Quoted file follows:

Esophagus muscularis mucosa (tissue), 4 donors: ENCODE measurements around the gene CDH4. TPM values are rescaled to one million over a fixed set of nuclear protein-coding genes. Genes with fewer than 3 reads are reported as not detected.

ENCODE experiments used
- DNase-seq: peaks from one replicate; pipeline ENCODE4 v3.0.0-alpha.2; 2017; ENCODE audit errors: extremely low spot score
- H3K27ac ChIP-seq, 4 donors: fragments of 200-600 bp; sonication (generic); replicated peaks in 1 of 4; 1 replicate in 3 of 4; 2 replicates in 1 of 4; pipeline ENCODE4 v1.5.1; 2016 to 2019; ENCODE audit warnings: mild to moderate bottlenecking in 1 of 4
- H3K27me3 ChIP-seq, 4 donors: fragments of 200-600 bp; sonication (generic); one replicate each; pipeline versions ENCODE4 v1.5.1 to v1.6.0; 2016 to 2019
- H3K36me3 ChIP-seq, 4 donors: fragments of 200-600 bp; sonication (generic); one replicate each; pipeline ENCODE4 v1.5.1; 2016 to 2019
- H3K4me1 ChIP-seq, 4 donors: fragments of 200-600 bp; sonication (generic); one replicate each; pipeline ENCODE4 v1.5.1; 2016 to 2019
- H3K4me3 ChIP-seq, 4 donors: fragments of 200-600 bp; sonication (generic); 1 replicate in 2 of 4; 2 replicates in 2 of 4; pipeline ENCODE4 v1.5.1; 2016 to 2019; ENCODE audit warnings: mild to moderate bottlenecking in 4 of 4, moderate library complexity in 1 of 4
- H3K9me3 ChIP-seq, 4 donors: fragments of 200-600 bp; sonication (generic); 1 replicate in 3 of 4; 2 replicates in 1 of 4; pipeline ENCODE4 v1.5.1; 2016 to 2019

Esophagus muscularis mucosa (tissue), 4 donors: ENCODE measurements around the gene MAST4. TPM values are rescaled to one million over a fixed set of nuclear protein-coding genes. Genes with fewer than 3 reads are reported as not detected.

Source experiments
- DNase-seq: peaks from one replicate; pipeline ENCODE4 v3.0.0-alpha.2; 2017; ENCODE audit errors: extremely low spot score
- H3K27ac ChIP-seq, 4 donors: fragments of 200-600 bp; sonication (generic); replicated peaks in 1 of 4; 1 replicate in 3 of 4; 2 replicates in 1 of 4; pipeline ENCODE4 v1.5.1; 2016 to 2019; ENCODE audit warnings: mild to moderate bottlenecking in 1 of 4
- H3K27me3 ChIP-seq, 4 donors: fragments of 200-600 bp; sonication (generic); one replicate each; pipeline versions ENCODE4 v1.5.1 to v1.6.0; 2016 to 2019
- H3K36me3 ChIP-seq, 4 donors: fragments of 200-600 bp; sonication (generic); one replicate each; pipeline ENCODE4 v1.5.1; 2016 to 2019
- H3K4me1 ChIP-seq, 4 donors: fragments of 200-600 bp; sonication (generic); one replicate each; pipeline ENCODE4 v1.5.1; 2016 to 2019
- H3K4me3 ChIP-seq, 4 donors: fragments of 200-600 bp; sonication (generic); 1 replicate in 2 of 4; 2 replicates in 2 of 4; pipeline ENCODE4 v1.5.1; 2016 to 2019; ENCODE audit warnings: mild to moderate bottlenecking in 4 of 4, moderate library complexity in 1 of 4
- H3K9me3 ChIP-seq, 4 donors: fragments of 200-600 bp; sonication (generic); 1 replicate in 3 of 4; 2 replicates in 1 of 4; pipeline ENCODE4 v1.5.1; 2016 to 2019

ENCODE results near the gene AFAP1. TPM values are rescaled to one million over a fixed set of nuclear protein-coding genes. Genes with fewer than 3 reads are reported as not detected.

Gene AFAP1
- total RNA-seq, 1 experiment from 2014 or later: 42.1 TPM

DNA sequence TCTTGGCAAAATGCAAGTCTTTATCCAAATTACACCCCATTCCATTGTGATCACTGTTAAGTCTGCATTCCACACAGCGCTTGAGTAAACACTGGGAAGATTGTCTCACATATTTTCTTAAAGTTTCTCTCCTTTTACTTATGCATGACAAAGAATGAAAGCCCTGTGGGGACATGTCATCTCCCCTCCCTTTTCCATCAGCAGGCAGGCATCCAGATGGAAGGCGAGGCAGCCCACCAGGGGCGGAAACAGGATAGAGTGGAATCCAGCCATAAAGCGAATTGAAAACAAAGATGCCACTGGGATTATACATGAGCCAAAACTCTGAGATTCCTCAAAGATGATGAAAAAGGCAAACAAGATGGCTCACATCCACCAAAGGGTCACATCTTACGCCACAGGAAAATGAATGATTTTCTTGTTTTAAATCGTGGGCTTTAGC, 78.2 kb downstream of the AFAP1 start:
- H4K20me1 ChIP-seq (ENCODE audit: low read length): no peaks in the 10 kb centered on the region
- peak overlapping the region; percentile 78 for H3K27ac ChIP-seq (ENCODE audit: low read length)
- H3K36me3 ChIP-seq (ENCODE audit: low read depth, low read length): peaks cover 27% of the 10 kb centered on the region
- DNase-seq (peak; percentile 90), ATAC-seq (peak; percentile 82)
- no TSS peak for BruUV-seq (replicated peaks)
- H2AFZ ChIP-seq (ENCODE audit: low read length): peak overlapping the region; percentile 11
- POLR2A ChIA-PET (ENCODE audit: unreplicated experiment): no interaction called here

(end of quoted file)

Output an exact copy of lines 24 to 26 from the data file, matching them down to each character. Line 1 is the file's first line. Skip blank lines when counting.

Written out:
- peak overlapping the region; percentile 78 for H3K27ac ChIP-seq (ENCODE audit: low read length)
- H3K36me3 ChIP-seq (ENCODE audit: low read depth, low read length): peaks cover 27% of the 10 kb centered on the region
- DNase-seq (peak; percentile 90), ATAC-seq (peak; percentile 82)